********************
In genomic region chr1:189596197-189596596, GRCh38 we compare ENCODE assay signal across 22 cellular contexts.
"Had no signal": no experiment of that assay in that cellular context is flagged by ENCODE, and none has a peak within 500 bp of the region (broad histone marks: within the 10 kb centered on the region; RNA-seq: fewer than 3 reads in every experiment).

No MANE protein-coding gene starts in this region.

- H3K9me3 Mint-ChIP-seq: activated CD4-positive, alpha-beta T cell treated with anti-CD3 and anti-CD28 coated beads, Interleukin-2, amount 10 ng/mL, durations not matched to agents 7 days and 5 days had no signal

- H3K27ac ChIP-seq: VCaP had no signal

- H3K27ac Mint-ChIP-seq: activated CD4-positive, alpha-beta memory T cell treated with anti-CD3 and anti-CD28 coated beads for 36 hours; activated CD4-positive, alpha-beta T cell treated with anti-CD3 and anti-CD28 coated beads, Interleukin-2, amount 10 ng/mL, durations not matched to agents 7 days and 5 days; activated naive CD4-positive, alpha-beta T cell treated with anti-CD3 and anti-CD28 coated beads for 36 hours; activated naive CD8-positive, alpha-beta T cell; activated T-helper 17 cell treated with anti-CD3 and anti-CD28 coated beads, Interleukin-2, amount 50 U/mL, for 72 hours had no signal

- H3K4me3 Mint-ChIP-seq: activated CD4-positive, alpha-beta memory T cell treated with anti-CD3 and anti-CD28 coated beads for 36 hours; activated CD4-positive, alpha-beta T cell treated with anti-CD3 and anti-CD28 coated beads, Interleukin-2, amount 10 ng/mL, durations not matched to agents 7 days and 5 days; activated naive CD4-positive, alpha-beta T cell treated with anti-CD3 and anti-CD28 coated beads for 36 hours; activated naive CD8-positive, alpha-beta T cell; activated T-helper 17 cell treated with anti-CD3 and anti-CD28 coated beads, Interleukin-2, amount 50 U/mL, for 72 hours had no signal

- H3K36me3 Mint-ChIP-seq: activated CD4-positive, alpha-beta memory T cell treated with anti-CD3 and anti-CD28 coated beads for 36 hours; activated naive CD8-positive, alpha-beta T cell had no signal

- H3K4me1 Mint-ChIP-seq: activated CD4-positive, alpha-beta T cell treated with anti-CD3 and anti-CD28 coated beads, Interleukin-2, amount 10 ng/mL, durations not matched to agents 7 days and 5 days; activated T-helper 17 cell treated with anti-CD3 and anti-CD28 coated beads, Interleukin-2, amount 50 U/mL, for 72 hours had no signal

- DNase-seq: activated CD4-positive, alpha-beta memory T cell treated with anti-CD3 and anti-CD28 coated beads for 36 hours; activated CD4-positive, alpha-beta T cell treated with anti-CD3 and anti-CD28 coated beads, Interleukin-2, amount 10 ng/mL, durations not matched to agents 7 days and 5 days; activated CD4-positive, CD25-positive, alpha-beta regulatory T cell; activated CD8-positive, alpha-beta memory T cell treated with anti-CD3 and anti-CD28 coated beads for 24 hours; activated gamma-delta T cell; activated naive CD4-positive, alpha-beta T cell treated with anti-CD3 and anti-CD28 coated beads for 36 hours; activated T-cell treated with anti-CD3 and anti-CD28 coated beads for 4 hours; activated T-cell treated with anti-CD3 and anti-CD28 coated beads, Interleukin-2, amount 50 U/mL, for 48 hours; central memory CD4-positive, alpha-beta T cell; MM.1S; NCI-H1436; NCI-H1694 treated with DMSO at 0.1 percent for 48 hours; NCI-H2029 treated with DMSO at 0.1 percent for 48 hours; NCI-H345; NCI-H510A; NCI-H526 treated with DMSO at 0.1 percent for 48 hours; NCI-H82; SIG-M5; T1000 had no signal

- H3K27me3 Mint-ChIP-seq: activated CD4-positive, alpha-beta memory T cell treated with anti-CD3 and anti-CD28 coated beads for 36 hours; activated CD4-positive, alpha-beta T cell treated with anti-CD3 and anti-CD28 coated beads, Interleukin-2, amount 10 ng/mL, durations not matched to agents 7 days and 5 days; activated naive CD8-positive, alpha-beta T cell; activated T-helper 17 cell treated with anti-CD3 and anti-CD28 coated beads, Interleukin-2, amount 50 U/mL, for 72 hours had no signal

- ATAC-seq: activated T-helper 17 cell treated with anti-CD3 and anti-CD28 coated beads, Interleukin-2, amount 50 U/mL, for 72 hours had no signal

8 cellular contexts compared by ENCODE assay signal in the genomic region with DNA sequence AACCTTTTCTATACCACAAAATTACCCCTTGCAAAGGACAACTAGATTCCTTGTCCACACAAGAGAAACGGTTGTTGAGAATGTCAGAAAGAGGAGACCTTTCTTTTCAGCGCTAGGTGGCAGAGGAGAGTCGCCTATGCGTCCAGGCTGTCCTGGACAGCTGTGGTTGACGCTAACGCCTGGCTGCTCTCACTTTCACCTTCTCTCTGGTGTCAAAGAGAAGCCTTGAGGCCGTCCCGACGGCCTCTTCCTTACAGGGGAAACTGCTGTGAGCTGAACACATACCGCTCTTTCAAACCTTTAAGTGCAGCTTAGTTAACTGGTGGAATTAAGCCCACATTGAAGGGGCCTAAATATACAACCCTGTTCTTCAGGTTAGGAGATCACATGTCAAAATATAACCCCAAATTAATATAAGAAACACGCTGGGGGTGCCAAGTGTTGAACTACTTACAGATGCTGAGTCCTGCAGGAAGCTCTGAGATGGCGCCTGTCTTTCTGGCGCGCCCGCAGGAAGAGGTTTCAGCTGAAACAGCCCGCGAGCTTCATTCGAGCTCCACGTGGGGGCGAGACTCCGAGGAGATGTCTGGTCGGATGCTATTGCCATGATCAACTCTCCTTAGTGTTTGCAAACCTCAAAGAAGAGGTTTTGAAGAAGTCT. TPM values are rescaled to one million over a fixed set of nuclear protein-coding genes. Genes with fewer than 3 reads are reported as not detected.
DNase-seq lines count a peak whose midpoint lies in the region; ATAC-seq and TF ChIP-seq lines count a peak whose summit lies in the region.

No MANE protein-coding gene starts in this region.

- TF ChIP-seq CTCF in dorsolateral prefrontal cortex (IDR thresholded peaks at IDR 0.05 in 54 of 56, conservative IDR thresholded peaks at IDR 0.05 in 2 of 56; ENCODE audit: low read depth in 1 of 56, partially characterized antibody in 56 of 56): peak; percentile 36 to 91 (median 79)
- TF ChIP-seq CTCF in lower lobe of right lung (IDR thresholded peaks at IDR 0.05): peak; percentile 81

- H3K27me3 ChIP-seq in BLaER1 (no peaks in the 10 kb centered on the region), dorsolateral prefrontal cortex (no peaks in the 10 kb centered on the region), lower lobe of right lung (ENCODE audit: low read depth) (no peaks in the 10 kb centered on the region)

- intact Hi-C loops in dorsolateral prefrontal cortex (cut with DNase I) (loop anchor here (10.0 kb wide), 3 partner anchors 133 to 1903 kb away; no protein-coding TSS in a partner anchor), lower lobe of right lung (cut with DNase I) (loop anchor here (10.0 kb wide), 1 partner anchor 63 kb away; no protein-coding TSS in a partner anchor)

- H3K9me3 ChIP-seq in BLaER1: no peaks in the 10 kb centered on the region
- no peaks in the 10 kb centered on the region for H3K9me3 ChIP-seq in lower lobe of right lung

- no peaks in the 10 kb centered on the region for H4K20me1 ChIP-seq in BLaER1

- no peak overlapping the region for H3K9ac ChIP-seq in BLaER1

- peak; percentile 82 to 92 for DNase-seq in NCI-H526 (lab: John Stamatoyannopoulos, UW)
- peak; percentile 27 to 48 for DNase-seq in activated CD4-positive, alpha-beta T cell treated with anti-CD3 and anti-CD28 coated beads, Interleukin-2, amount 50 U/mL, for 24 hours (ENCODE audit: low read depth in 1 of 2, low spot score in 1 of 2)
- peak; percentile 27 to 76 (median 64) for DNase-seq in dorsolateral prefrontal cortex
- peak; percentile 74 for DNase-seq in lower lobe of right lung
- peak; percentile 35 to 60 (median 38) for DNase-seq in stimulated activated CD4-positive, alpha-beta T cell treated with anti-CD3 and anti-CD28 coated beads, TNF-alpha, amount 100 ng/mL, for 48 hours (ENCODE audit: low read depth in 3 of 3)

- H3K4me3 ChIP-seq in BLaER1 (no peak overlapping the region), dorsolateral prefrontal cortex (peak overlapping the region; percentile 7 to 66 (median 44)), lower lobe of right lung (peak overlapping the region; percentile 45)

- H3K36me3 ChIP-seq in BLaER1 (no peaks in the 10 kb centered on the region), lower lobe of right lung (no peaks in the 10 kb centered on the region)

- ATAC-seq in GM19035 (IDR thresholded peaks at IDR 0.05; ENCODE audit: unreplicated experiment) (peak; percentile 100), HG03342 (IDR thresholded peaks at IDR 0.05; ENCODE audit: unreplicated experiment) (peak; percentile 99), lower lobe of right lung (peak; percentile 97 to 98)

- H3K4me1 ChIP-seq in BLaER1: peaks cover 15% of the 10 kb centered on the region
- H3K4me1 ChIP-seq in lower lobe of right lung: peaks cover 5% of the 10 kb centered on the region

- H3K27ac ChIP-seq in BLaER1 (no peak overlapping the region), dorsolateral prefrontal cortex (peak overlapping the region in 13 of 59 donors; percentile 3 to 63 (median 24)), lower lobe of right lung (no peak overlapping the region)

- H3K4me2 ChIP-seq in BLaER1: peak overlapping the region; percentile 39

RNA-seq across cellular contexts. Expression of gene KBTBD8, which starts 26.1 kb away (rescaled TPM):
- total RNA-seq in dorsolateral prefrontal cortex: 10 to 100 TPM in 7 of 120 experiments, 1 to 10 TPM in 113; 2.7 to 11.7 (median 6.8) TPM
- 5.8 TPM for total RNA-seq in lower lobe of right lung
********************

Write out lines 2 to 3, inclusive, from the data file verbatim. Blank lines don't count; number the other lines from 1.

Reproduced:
"Had no signal": no experiment of that assay in that cellular context is flagged by ENCODE, and none has a peak within 500 bp of the region (broad histone marks: within the 10 kb centered on the region; RNA-seq: fewer than 3 reads in every experiment).

No MANE protein-coding gene starts in this region.